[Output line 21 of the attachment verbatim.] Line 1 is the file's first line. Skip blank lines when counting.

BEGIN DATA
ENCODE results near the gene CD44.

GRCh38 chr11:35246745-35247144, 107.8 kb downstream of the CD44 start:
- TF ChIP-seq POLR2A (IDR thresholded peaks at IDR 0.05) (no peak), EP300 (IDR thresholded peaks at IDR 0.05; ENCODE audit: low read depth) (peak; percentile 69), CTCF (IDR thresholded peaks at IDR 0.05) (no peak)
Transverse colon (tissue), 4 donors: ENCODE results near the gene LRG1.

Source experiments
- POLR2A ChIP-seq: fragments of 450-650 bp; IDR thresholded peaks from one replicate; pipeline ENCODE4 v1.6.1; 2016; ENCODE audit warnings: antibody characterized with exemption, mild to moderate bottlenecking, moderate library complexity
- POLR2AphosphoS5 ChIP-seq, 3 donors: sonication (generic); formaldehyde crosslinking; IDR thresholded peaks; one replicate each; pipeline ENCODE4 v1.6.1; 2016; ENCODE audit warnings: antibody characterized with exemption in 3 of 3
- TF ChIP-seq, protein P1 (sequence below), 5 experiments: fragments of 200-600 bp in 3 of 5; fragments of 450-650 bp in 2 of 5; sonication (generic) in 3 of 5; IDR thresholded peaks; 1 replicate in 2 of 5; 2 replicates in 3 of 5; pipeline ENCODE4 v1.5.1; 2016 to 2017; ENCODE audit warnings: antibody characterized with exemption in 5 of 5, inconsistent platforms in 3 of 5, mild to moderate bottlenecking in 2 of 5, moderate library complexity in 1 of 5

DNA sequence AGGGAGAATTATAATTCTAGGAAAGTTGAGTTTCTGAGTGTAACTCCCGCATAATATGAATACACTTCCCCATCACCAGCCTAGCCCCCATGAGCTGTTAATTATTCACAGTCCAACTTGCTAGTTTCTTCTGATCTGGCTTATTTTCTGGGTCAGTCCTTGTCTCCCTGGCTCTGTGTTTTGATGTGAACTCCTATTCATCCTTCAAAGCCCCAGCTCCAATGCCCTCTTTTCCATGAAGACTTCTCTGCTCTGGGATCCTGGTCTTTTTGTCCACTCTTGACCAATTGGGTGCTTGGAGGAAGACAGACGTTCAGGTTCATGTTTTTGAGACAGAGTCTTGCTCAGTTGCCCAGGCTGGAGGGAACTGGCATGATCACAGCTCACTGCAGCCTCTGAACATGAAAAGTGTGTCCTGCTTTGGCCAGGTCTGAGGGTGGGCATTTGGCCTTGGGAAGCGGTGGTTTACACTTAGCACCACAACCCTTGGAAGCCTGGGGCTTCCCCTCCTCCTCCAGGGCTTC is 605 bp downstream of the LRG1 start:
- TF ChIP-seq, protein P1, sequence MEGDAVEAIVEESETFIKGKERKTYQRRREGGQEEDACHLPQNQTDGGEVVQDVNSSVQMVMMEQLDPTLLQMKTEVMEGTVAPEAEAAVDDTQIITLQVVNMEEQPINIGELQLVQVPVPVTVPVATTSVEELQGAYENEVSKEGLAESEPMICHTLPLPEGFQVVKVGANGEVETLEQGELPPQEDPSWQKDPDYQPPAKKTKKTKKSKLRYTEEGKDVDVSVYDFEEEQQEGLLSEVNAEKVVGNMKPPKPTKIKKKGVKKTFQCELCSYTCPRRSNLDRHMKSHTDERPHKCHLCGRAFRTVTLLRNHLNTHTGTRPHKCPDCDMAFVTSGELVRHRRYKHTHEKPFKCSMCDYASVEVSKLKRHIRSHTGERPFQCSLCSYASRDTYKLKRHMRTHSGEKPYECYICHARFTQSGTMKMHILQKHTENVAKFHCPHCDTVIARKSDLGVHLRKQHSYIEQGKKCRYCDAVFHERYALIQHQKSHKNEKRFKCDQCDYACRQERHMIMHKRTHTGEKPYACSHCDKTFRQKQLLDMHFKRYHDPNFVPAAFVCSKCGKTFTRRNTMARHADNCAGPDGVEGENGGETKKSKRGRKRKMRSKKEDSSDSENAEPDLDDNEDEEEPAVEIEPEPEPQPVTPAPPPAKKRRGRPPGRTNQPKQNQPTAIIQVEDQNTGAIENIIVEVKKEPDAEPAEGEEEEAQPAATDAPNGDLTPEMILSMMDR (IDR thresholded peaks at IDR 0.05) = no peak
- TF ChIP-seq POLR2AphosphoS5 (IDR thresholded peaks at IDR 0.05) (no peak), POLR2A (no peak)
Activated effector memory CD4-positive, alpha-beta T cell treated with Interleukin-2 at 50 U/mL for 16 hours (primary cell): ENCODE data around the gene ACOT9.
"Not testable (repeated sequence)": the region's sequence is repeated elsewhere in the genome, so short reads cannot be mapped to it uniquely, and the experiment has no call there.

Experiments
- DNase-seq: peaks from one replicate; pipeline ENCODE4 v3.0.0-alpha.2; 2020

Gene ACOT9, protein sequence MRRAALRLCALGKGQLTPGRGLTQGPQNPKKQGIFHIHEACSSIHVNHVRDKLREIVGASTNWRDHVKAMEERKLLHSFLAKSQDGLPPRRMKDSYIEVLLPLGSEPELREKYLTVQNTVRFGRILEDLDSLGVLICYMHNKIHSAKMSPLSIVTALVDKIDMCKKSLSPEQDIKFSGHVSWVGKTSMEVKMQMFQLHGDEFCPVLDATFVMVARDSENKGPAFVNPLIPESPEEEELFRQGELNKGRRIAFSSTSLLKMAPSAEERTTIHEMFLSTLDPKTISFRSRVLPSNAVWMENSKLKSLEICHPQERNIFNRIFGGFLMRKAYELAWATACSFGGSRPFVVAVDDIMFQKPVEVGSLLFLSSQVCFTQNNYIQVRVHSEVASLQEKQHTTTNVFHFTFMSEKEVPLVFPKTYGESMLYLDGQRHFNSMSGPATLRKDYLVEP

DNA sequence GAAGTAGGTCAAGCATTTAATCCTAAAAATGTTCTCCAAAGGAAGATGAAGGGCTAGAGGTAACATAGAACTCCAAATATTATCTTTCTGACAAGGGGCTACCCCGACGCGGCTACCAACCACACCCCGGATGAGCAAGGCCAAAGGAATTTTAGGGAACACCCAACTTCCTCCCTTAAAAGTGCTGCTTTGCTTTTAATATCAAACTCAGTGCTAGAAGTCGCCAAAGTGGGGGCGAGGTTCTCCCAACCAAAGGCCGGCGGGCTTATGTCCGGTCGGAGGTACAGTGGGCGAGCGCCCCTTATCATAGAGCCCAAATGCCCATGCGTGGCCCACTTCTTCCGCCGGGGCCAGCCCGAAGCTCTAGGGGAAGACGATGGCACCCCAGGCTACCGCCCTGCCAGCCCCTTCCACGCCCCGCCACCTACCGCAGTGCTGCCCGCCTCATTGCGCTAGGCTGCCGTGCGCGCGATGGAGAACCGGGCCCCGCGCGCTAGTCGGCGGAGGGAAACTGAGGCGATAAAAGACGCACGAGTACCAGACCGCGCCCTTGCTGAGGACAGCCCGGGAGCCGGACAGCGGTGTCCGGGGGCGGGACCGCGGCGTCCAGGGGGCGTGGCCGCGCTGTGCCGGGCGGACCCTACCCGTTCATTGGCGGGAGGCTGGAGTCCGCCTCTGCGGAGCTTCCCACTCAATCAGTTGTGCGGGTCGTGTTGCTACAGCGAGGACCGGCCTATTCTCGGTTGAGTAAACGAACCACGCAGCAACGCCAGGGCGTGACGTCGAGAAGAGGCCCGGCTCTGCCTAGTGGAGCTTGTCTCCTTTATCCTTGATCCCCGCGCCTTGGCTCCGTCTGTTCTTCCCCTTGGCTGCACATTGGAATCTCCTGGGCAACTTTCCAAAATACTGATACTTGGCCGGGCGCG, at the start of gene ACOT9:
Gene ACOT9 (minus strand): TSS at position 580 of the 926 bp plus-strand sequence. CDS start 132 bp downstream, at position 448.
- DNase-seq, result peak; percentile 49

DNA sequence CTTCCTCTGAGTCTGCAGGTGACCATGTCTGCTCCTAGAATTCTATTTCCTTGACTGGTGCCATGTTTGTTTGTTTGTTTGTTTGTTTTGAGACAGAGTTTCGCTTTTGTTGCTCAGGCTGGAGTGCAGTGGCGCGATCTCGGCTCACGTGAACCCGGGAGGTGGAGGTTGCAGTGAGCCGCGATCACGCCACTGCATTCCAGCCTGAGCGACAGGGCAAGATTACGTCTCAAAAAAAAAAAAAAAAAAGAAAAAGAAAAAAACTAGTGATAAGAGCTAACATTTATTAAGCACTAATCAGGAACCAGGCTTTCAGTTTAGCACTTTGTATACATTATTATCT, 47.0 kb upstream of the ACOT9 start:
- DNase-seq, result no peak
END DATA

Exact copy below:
- DNase-seq, result no peak